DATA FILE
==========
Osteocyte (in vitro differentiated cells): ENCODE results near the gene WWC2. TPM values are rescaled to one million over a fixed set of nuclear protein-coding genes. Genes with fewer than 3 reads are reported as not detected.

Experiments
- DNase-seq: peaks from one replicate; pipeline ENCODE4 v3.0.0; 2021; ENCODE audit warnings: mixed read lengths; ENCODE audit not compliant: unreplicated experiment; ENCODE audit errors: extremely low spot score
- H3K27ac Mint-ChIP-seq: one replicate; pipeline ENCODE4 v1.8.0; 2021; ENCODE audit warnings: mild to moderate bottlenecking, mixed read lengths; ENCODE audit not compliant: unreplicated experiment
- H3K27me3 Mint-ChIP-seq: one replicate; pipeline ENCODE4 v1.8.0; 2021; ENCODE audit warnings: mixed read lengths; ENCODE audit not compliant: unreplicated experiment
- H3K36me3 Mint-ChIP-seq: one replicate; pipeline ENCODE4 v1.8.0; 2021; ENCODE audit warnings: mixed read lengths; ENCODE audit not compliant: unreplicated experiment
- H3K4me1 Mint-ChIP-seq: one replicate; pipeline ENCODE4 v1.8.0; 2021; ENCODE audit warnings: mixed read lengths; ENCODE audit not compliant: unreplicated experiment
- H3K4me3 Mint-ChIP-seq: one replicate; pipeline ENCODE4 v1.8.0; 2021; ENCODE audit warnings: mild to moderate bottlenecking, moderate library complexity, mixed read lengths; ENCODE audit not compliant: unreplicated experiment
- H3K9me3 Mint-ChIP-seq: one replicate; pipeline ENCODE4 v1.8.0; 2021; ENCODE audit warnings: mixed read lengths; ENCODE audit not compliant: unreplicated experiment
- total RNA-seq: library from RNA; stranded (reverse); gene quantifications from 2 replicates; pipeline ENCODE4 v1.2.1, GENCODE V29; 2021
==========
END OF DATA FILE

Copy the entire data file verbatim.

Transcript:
Osteocyte (in vitro differentiated cells): ENCODE results near the gene WWC2. TPM values are rescaled to one million over a fixed set of nuclear protein-coding genes. Genes with fewer than 3 reads are reported as not detected.

Experiments
- DNase-seq: peaks from one replicate; pipeline ENCODE4 v3.0.0; 2021; ENCODE audit warnings: mixed read lengths; ENCODE audit not compliant: unreplicated experiment; ENCODE audit errors: extremely low spot score
- H3K27ac Mint-ChIP-seq: one replicate; pipeline ENCODE4 v1.8.0; 2021; ENCODE audit warnings: mild to moderate bottlenecking, mixed read lengths; ENCODE audit not compliant: unreplicated experiment
- H3K27me3 Mint-ChIP-seq: one replicate; pipeline ENCODE4 v1.8.0; 2021; ENCODE audit warnings: mixed read lengths; ENCODE audit not compliant: unreplicated experiment
- H3K36me3 Mint-ChIP-seq: one replicate; pipeline ENCODE4 v1.8.0; 2021; ENCODE audit warnings: mixed read lengths; ENCODE audit not compliant: unreplicated experiment
- H3K4me1 Mint-ChIP-seq: one replicate; pipeline ENCODE4 v1.8.0; 2021; ENCODE audit warnings: mixed read lengths; ENCODE audit not compliant: unreplicated experiment
- H3K4me3 Mint-ChIP-seq: one replicate; pipeline ENCODE4 v1.8.0; 2021; ENCODE audit warnings: mild to moderate bottlenecking, moderate library complexity, mixed read lengths; ENCODE audit not compliant: unreplicated experiment
- H3K9me3 Mint-ChIP-seq: one replicate; pipeline ENCODE4 v1.8.0; 2021; ENCODE audit warnings: mixed read lengths; ENCODE audit not compliant: unreplicated experiment
- total RNA-seq: library from RNA; stranded (reverse); gene quantifications from 2 replicates; pipeline ENCODE4 v1.2.1, GENCODE V29; 2021